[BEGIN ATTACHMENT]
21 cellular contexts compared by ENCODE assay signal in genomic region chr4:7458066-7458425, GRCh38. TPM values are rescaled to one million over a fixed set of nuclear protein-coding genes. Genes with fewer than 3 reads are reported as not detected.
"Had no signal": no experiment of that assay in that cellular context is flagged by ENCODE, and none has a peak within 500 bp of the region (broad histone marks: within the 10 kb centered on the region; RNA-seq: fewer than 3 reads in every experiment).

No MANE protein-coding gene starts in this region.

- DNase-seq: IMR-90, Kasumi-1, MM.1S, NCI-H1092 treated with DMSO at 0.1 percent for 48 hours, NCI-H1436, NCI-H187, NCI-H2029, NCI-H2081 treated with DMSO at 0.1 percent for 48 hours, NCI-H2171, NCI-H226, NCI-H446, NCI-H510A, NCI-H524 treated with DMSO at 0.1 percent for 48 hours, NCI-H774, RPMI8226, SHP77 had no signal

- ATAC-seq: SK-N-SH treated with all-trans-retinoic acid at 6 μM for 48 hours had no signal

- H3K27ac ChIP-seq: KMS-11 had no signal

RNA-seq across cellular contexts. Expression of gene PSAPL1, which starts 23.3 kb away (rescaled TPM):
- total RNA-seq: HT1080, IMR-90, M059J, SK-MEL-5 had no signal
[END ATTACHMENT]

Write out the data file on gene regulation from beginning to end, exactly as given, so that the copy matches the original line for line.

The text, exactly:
21 cellular contexts compared by ENCODE assay signal in genomic region chr4:7458066-7458425, GRCh38. TPM values are rescaled to one million over a fixed set of nuclear protein-coding genes. Genes with fewer than 3 reads are reported as not detected.
"Had no signal": no experiment of that assay in that cellular context is flagged by ENCODE, and none has a peak within 500 bp of the region (broad histone marks: within the 10 kb centered on the region; RNA-seq: fewer than 3 reads in every experiment).

No MANE protein-coding gene starts in this region.

- DNase-seq: IMR-90, Kasumi-1, MM.1S, NCI-H1092 treated with DMSO at 0.1 percent for 48 hours, NCI-H1436, NCI-H187, NCI-H2029, NCI-H2081 treated with DMSO at 0.1 percent for 48 hours, NCI-H2171, NCI-H226, NCI-H446, NCI-H510A, NCI-H524 treated with DMSO at 0.1 percent for 48 hours, NCI-H774, RPMI8226, SHP77 had no signal

- ATAC-seq: SK-N-SH treated with all-trans-retinoic acid at 6 μM for 48 hours had no signal

- H3K27ac ChIP-seq: KMS-11 had no signal

RNA-seq across cellular contexts. Expression of gene PSAPL1, which starts 23.3 kb away (rescaled TPM):
- total RNA-seq: HT1080, IMR-90, M059J, SK-MEL-5 had no signal